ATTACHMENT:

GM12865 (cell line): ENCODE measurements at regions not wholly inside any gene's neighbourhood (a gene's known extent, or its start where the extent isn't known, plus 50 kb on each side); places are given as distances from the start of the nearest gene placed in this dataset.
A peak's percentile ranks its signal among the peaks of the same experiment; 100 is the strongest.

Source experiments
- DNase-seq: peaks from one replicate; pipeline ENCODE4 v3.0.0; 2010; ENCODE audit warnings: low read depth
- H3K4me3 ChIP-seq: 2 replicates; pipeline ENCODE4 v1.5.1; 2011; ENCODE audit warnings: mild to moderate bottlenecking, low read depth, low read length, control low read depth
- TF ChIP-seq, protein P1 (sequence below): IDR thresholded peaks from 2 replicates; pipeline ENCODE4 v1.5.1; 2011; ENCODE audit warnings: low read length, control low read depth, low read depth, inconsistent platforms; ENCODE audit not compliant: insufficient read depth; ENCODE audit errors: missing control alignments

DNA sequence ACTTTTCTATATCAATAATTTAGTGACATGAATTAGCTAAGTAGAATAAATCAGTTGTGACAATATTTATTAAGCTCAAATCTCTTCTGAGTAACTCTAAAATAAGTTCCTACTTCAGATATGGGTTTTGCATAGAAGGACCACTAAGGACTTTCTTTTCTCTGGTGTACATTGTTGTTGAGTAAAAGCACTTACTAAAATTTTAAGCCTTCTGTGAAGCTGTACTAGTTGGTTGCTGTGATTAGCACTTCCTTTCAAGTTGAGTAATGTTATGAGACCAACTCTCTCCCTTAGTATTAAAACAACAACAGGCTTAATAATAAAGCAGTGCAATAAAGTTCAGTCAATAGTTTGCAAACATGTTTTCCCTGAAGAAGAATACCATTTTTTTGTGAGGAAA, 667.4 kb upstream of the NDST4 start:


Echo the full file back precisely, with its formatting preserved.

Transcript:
GM12865 (cell line): ENCODE measurements at regions not wholly inside any gene's neighbourhood (a gene's known extent, or its start where the extent isn't known, plus 50 kb on each side); places are given as distances from the start of the nearest gene placed in this dataset.
A peak's percentile ranks its signal among the peaks of the same experiment; 100 is the strongest.

Source experiments
- DNase-seq: peaks from one replicate; pipeline ENCODE4 v3.0.0; 2010; ENCODE audit warnings: low read depth
- H3K4me3 ChIP-seq: 2 replicates; pipeline ENCODE4 v1.5.1; 2011; ENCODE audit warnings: mild to moderate bottlenecking, low read depth, low read length, control low read depth
- TF ChIP-seq, protein P1 (sequence below): IDR thresholded peaks from 2 replicates; pipeline ENCODE4 v1.5.1; 2011; ENCODE audit warnings: low read length, control low read depth, low read depth, inconsistent platforms; ENCODE audit not compliant: insufficient read depth; ENCODE audit errors: missing control alignments

DNA sequence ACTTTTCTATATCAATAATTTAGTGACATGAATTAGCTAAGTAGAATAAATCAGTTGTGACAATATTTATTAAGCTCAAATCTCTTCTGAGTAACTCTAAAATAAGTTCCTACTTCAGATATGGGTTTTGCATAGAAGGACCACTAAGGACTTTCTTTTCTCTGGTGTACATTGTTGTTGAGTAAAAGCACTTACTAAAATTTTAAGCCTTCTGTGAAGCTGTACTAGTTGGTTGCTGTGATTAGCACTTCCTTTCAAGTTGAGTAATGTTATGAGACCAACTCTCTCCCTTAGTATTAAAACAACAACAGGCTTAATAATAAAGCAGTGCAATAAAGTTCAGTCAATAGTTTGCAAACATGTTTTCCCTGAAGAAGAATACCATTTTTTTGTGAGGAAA, 667.4 kb upstream of the NDST4 start: